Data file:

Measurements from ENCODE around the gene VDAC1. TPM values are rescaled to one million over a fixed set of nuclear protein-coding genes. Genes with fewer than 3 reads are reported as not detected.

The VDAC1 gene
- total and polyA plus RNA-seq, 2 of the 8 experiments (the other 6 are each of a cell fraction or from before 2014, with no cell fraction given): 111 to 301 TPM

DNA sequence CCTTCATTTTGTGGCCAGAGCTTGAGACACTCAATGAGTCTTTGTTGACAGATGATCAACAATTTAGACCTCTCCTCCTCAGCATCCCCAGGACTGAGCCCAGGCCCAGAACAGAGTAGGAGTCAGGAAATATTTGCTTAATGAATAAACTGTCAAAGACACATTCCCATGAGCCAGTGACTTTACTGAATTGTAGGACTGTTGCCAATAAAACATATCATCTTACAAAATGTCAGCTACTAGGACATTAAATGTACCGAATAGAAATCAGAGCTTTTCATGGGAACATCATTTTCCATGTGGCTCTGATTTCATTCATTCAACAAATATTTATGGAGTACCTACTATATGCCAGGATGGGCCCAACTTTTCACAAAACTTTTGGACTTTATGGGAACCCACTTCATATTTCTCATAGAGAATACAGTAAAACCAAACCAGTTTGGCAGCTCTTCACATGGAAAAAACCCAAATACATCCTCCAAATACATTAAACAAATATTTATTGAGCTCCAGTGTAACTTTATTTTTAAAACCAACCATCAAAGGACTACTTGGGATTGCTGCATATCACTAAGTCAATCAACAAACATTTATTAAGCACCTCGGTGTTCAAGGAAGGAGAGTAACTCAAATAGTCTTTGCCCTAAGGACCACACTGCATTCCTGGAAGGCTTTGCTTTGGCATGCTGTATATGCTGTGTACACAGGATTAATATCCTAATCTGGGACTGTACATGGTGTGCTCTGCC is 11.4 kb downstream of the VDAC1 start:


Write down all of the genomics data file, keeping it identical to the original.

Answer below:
Measurements from ENCODE around the gene VDAC1. TPM values are rescaled to one million over a fixed set of nuclear protein-coding genes. Genes with fewer than 3 reads are reported as not detected.

The VDAC1 gene
- total and polyA plus RNA-seq, 2 of the 8 experiments (the other 6 are each of a cell fraction or from before 2014, with no cell fraction given): 111 to 301 TPM

DNA sequence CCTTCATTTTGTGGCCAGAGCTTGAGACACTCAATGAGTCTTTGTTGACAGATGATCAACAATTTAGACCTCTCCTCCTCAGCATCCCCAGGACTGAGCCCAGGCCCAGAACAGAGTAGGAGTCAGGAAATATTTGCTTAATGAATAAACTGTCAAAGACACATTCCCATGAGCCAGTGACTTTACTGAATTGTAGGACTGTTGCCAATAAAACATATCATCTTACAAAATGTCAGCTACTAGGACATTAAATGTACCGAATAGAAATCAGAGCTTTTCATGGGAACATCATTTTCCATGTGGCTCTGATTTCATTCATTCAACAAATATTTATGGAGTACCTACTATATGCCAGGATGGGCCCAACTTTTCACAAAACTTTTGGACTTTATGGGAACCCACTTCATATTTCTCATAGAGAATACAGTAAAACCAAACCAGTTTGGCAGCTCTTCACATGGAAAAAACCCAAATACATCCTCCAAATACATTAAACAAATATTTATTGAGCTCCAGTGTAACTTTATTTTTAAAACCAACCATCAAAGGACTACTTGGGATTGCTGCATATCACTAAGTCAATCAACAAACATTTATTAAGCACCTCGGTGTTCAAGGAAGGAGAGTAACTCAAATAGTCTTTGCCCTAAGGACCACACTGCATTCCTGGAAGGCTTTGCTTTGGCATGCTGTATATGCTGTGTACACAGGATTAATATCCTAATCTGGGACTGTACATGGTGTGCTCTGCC is 11.4 kb downstream of the VDAC1 start: